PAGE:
Newbury is situated on a crossing on the River Kennet and because of this strategic position the first settlement was way back in the Stone Age around 7000AD. The Romans had a military base here on their main road between Cirencester and Silchester.
Newbury is an old market town in the middle of a thriving agricultural area. The markets started back in Norman times and continue to this day. In the Middle Ages Newbury had a thriving woollen and clothe industry and in fact "Winchcombe" cloth from the town was a 16th Century market leader in England and beyond the shores as well.
During the Civil War Newbury was the centre of two major battles, one in 1643 and second in 1644 probably because Donnington Castle nearby was a Royalist stronghold.
Newbury continued to develop its manufacturing industries and also became important for engineering advances and a little bit of fame came from the fact that the gliders used in the Normandy landings were made in Newbury.
Newbury is the headquarters of Vodaphone so I got good reception there as my phone is through Vodaphone.
Visiting Newbury recently i was surprised at how big the town was and also how prosperous it looked. There were busy shops and a clean smart looking town centre. The older buildings were charming and were well preserved despite being now mixed with a variety of modern buildings which have sprung up over the last few decades.
The tourist Information centre is not far from the canal dock or wharf and this was our first port of call despite the fact we missed it initially and walked a very long way round and almost back to where we had parked to find it. This is where we discovered what we could see and picked up a few brochures and guides.
Not far from this office closer to the canal is the library but of more interest to us was the mosaic on the pavement next to it. This was a lovely piece of art showing the history of the town through pictures which was pretty impressive.
The Tourist information office and the museum ( sadly closed when we visited the town) are both housed in a very lovely old building which was once the Jacobean "Old Cloth Hall" which dates from 1627. Apparently there is a problem with health and safety which may be why the museum being closed so I read on one website.
It was a shame that the museum wasn’t open as I wanted to see the famous "Newbury Coat" made as a bet in 1811 that they could go from the sheep’s back to a coat worn by a person in one day. The poor sheep was then roasted and shared by the crowds watching the event.
The Market Place had a busy market with stalls selling locally made produce such as cheese and bread as well as other less local things typically found in cheap markets as well. Markets are on Thursdays and Saturdays and a Farmer’s Market is held on the first and third Sunday each month. The Town Hall is an impressive brick building with a tall clock tower which dates back to the late 19th century.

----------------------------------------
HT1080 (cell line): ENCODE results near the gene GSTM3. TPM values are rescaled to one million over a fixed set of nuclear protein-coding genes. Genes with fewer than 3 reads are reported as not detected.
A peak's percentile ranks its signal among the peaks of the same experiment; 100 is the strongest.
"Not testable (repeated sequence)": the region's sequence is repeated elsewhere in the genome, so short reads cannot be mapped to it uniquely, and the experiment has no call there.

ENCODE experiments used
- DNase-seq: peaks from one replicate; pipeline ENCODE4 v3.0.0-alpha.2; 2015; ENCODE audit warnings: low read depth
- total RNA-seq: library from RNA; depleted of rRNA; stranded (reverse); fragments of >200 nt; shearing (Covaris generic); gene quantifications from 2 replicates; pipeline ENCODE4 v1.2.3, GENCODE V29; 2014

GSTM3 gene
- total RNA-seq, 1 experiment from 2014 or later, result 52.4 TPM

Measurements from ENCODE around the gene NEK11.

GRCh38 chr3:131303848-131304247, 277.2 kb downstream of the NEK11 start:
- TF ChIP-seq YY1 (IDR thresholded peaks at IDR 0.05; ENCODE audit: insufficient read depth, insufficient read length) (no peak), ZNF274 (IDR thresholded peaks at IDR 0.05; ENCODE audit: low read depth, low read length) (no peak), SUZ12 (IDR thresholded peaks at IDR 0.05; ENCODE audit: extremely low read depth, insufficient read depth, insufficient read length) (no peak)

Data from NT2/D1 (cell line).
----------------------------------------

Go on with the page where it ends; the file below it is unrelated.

I loved the story told about Arcade alleyway which used to be known as ‘Whirligig Alley because of the effect passersby had when walking down there and breathing in the fumes created by the felt makers and dyers yards along the alleyway.
St Nicholas Church had a wonderful archway entrance to the grounds. The church was rebuilt in the 1520s with a Tudor roof. The bell tower has a magnificent ten bells inside. We didn’t have time to go into the church but from the outside it was a very solid and attractive building.
The town is full of interesting stories to go with different places and Newbury Bridge it is told has vaulted store rooms under it which were packed with explosives during WWII . This was to defend London from a German invasion.
Victoria Park which we walked through on our way to Shaw House has an original 1930s Boating Pond still this was built by unemployed during the Depression as relief work. It also has a statue of Victoria and stone lions around her but these have had several moves before arriving here. It was originally in the Market Place in 1903, then moved to Greenham House in 1933 and then finally here to Victoria Park 1966. The park was originally very marshy and was like many green areas in towns also a place where anyone could graze their animals in days gone by.
We enjoyed our wander around the town and I wish I had had more time to explore. We walked to Shaw House and back and also enjoyed a visit to Shaw House which I have written about in another review. We also took a canal boat trip on the ‘Jubilee’ canal boat which filled an hour or so and was very relaxing. I have written about this trip in a separate review too.
The famous Newbury racecourse is close by as well too of course if you are interested in horse racing.
This town is well worth a visit for both shopping as there are many lovely shops and also for its architecture and interesting history.